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1 December 2016 Susceptibilidad Diferencial a Spinosad en Huevo, Instares Larvales, Pupa, y Hembra de Aedes aegypti (L.)
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Aedes aegypti may be considered the most dangerous animal to the human being due to the number and severity of the diseases it transmits. We evaluated the relative toxicity of spinosad against eggs, larvae, pupae, and females of the New Orleans strain of this species. Initially, we estimated the concentrations that caused between 0 and 100% mortality, and then intermediate concentrations that covered this range were included. Five replications were carried out and each replication included an untreated control. The percentage of egg hatching inhibition (eggs) and percentage mortality (larvae, pupa, and adult female) was recorded after 24 hours of exposure. The LC50 for eggs was 28.9 mg liter-1, the data modeled a straight line (R2 = 0.9747) and the highest percentage of egg hatching inhibition was 70%. The LC50 for each instar larvae was: 1 = 0.009 mg liter-1, 2 = 0.017 mg liter-1, 3 = 0.08 mg liter-1, and 4 = 0.12 mg liter-1. In the same order, the LC95 values were 0.064, 0.14, 0.28, and 0.62 mg liter-1, respectively. Both at the LC50 and LC95 levels, there were not significant differences between the third and the fourth instars. The LC50 and LC95 against the pupal stage were 30.4 and 475.1 mg liter-1. The LC50 and LC95 values for females were 0.005 and 0.04 mg cm-2. It is concluded that spinosad is toxic to all biological stages of A. aegypti.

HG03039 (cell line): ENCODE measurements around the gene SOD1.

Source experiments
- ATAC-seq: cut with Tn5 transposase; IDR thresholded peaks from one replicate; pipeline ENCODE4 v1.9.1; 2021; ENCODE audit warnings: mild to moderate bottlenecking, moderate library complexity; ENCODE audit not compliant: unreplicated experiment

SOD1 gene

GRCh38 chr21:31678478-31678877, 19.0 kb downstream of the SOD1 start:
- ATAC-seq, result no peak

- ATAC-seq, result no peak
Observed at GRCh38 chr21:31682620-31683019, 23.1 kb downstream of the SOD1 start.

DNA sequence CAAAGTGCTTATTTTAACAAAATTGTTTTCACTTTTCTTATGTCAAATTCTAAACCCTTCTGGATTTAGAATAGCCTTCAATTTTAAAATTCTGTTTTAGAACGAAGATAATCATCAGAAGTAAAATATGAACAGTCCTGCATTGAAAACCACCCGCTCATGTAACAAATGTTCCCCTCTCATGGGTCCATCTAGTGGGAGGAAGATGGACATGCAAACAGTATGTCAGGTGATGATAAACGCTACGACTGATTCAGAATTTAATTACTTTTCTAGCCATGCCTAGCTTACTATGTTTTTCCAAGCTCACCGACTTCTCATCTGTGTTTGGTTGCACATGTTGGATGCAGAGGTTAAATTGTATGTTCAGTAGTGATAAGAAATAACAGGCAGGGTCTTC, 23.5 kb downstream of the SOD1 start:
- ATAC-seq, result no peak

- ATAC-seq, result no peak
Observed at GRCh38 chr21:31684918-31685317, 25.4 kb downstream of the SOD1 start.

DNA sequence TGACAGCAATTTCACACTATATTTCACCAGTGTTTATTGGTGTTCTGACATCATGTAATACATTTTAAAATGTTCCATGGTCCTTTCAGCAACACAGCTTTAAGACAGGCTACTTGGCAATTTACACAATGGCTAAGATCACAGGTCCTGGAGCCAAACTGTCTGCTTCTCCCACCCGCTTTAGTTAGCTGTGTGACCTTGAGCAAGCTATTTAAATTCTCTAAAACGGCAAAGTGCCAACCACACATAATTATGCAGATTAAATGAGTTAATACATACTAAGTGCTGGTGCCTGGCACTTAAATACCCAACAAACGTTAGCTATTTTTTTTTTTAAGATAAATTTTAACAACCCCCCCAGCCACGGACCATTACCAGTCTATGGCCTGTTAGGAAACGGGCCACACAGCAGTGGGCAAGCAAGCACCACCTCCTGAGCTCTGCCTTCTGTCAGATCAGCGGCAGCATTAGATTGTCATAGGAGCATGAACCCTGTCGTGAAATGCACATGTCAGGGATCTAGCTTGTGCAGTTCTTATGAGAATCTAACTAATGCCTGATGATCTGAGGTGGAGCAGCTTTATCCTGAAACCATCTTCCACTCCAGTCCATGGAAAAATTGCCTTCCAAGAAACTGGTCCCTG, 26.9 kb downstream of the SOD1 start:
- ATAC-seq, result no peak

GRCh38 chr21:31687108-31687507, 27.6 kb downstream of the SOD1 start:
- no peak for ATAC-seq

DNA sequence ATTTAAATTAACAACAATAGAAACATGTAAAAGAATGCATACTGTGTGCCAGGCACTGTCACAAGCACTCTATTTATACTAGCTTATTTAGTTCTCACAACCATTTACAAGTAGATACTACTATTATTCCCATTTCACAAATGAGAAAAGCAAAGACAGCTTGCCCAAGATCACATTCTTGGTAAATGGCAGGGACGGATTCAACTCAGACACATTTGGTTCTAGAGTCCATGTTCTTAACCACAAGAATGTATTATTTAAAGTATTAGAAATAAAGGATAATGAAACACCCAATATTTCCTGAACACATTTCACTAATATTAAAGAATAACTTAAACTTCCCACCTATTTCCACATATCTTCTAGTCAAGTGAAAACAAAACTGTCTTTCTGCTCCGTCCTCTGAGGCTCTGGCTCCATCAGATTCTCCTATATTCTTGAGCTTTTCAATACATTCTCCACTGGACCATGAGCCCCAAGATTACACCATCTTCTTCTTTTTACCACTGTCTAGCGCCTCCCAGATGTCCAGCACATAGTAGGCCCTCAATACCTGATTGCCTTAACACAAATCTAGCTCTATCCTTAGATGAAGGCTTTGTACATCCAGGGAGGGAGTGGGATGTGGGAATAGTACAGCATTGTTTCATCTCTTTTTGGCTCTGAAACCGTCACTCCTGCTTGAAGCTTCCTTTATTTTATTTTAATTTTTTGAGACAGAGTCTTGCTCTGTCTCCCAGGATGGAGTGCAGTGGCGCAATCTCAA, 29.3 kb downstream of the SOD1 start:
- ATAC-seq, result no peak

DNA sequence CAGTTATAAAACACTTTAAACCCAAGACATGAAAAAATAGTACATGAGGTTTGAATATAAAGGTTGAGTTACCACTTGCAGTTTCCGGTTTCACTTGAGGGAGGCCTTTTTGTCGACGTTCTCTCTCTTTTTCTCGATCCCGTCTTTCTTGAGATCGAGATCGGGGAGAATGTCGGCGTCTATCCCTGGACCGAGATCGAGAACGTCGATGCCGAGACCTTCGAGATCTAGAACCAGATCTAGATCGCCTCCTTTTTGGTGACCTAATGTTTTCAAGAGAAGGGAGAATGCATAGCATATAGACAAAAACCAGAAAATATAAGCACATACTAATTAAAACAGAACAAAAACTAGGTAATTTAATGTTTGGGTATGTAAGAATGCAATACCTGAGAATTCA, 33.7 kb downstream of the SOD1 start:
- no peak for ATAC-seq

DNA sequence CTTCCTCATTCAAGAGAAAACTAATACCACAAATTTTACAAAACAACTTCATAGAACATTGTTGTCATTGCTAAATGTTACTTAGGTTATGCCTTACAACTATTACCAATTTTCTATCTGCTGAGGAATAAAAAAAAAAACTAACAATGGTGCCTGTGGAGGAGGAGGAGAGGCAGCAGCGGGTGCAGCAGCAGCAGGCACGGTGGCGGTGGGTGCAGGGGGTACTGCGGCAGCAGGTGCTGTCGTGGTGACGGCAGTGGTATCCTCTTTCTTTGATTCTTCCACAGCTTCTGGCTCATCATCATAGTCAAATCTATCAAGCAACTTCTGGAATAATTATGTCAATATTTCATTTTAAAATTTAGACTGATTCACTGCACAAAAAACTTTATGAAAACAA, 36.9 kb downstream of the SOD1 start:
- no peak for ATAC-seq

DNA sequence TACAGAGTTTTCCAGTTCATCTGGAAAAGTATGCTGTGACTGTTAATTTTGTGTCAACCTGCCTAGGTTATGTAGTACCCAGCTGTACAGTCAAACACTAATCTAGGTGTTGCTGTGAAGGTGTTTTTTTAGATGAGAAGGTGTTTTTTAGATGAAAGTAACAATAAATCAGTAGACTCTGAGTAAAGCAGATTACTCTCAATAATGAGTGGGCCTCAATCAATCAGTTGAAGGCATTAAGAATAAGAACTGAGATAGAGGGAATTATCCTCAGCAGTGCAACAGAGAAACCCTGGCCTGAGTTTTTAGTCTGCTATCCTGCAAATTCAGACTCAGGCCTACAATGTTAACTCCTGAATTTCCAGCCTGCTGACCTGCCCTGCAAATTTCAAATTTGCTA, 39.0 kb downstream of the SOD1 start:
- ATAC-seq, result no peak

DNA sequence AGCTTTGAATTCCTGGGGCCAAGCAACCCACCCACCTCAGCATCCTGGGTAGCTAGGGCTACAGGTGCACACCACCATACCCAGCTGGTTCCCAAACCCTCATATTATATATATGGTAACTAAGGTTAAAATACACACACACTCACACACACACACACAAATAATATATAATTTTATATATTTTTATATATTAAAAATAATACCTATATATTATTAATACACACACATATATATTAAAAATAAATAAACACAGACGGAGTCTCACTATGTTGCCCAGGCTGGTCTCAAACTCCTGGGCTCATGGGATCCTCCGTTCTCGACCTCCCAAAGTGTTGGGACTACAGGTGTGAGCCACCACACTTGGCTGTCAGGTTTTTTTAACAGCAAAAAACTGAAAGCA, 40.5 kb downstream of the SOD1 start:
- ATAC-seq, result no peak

Santos Díaz-Martínez, J. Concepción Rodríguez-Maciel, Ángel Lagunes-Tejeda, Manuel Alejandro Tejeda-Reyes, and Gonzalo Silva-Aguayo "Susceptibilidad Diferencial a Spinosad en Huevo, Instares Larvales, Pupa, y Hembra de Aedes aegypti (L.) 1," Southwestern Entomologist 41(4), (1 December 2016).
Published: 1 December 2016

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